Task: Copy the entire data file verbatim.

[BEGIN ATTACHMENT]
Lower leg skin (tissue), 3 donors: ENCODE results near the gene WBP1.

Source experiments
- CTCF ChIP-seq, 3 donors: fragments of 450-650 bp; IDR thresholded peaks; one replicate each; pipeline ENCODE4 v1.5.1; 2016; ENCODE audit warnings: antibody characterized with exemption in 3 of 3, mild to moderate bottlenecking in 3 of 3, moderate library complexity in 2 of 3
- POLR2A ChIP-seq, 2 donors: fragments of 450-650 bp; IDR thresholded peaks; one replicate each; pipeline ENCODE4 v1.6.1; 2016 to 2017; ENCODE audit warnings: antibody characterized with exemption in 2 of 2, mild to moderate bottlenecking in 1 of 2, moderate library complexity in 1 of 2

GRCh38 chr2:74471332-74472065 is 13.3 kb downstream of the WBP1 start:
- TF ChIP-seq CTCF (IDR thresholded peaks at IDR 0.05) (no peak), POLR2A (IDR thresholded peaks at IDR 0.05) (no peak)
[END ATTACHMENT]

Lower leg skin (tissue), 3 donors: ENCODE results near the gene WBP1.

Source experiments
- CTCF ChIP-seq, 3 donors: fragments of 450-650 bp; IDR thresholded peaks; one replicate each; pipeline ENCODE4 v1.5.1; 2016; ENCODE audit warnings: antibody characterized with exemption in 3 of 3, mild to moderate bottlenecking in 3 of 3, moderate library complexity in 2 of 3
- POLR2A ChIP-seq, 2 donors: fragments of 450-650 bp; IDR thresholded peaks; one replicate each; pipeline ENCODE4 v1.6.1; 2016 to 2017; ENCODE audit warnings: antibody characterized with exemption in 2 of 2, mild to moderate bottlenecking in 1 of 2, moderate library complexity in 1 of 2

GRCh38 chr2:74471332-74472065 is 13.3 kb downstream of the WBP1 start:
- TF ChIP-seq CTCF (IDR thresholded peaks at IDR 0.05) (no peak), POLR2A (IDR thresholded peaks at IDR 0.05) (no peak)